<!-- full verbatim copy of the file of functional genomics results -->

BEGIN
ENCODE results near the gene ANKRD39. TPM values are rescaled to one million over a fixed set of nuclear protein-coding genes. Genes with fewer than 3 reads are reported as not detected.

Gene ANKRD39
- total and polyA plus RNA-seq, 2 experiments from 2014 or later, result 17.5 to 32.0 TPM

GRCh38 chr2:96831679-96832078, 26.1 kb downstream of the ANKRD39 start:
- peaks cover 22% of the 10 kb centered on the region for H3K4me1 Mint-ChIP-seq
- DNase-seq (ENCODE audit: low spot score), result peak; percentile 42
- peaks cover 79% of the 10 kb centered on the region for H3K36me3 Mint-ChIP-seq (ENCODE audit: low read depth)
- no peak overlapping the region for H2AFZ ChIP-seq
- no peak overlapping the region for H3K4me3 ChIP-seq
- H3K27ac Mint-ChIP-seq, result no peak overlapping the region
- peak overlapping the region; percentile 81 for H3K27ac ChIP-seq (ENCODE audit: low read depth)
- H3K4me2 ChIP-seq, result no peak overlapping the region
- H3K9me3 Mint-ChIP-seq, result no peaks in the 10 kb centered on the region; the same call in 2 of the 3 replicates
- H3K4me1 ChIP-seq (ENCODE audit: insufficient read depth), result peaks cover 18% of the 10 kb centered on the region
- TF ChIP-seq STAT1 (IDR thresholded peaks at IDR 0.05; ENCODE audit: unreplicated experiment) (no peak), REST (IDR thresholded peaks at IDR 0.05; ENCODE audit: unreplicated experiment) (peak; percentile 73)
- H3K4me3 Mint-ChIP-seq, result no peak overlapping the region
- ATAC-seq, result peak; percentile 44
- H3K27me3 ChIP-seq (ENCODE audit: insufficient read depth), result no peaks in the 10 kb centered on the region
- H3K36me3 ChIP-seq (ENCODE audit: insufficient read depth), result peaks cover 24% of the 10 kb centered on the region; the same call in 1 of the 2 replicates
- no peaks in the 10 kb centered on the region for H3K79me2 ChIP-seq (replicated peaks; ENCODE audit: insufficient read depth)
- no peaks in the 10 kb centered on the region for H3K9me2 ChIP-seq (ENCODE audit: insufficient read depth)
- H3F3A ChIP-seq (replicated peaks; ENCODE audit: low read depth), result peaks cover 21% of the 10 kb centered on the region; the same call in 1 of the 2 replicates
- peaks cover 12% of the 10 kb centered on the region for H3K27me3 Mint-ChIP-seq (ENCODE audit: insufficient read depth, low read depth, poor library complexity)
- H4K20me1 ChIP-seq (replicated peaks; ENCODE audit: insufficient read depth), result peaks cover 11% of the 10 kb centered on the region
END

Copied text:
ENCODE results near the gene ANKRD39. TPM values are rescaled to one million over a fixed set of nuclear protein-coding genes. Genes with fewer than 3 reads are reported as not detected.

Gene ANKRD39
- total and polyA plus RNA-seq, 2 experiments from 2014 or later, result 17.5 to 32.0 TPM

GRCh38 chr2:96831679-96832078, 26.1 kb downstream of the ANKRD39 start:
- peaks cover 22% of the 10 kb centered on the region for H3K4me1 Mint-ChIP-seq
- DNase-seq (ENCODE audit: low spot score), result peak; percentile 42
- peaks cover 79% of the 10 kb centered on the region for H3K36me3 Mint-ChIP-seq (ENCODE audit: low read depth)
- no peak overlapping the region for H2AFZ ChIP-seq
- no peak overlapping the region for H3K4me3 ChIP-seq
- H3K27ac Mint-ChIP-seq, result no peak overlapping the region
- peak overlapping the region; percentile 81 for H3K27ac ChIP-seq (ENCODE audit: low read depth)
- H3K4me2 ChIP-seq, result no peak overlapping the region
- H3K9me3 Mint-ChIP-seq, result no peaks in the 10 kb centered on the region; the same call in 2 of the 3 replicates
- H3K4me1 ChIP-seq (ENCODE audit: insufficient read depth), result peaks cover 18% of the 10 kb centered on the region
- TF ChIP-seq STAT1 (IDR thresholded peaks at IDR 0.05; ENCODE audit: unreplicated experiment) (no peak), REST (IDR thresholded peaks at IDR 0.05; ENCODE audit: unreplicated experiment) (peak; percentile 73)
- H3K4me3 Mint-ChIP-seq, result no peak overlapping the region
- ATAC-seq, result peak; percentile 44
- H3K27me3 ChIP-seq (ENCODE audit: insufficient read depth), result no peaks in the 10 kb centered on the region
- H3K36me3 ChIP-seq (ENCODE audit: insufficient read depth), result peaks cover 24% of the 10 kb centered on the region; the same call in 1 of the 2 replicates
- no peaks in the 10 kb centered on the region for H3K79me2 ChIP-seq (replicated peaks; ENCODE audit: insufficient read depth)
- no peaks in the 10 kb centered on the region for H3K9me2 ChIP-seq (ENCODE audit: insufficient read depth)
- H3F3A ChIP-seq (replicated peaks; ENCODE audit: low read depth), result peaks cover 21% of the 10 kb centered on the region; the same call in 1 of the 2 replicates
- peaks cover 12% of the 10 kb centered on the region for H3K27me3 Mint-ChIP-seq (ENCODE audit: insufficient read depth, low read depth, poor library complexity)
- H4K20me1 ChIP-seq (replicated peaks; ENCODE audit: insufficient read depth), result peaks cover 11% of the 10 kb centered on the region